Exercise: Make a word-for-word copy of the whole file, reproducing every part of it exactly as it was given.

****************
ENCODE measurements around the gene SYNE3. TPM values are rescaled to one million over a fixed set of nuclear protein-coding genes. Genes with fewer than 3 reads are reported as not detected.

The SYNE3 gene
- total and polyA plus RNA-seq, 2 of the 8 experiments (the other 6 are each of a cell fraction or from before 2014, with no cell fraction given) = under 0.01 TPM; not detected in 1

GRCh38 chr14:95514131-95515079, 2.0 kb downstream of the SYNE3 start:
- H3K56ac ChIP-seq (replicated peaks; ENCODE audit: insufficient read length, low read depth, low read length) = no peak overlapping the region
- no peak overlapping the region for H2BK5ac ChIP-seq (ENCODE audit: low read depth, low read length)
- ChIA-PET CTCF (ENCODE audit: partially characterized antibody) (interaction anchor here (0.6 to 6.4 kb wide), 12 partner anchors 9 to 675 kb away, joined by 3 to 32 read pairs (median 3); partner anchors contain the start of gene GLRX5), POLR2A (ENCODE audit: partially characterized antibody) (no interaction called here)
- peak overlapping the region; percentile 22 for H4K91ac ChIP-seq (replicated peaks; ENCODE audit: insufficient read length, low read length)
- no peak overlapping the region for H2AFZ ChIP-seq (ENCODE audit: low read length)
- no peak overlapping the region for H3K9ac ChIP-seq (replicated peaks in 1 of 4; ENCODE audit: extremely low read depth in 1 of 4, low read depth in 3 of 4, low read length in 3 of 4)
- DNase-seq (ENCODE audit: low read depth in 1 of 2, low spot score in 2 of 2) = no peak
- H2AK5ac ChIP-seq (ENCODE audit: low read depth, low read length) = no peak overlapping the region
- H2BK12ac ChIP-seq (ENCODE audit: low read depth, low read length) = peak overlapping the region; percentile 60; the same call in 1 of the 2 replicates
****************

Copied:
ENCODE measurements around the gene SYNE3. TPM values are rescaled to one million over a fixed set of nuclear protein-coding genes. Genes with fewer than 3 reads are reported as not detected.

The SYNE3 gene
- total and polyA plus RNA-seq, 2 of the 8 experiments (the other 6 are each of a cell fraction or from before 2014, with no cell fraction given) = under 0.01 TPM; not detected in 1

GRCh38 chr14:95514131-95515079, 2.0 kb downstream of the SYNE3 start:
- H3K56ac ChIP-seq (replicated peaks; ENCODE audit: insufficient read length, low read depth, low read length) = no peak overlapping the region
- no peak overlapping the region for H2BK5ac ChIP-seq (ENCODE audit: low read depth, low read length)
- ChIA-PET CTCF (ENCODE audit: partially characterized antibody) (interaction anchor here (0.6 to 6.4 kb wide), 12 partner anchors 9 to 675 kb away, joined by 3 to 32 read pairs (median 3); partner anchors contain the start of gene GLRX5), POLR2A (ENCODE audit: partially characterized antibody) (no interaction called here)
- peak overlapping the region; percentile 22 for H4K91ac ChIP-seq (replicated peaks; ENCODE audit: insufficient read length, low read length)
- no peak overlapping the region for H2AFZ ChIP-seq (ENCODE audit: low read length)
- no peak overlapping the region for H3K9ac ChIP-seq (replicated peaks in 1 of 4; ENCODE audit: extremely low read depth in 1 of 4, low read depth in 3 of 4, low read length in 3 of 4)
- DNase-seq (ENCODE audit: low read depth in 1 of 2, low spot score in 2 of 2) = no peak
- H2AK5ac ChIP-seq (ENCODE audit: low read depth, low read length) = no peak overlapping the region
- H2BK12ac ChIP-seq (ENCODE audit: low read depth, low read length) = peak overlapping the region; percentile 60; the same call in 1 of the 2 replicates